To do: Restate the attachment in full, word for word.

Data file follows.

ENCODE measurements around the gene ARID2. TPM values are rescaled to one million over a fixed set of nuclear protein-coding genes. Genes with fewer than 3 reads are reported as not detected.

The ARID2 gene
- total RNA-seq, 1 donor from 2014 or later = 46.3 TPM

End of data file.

ENCODE measurements around the gene ARID2. TPM values are rescaled to one million over a fixed set of nuclear protein-coding genes. Genes with fewer than 3 reads are reported as not detected.

The ARID2 gene
- total RNA-seq, 1 donor from 2014 or later = 46.3 TPM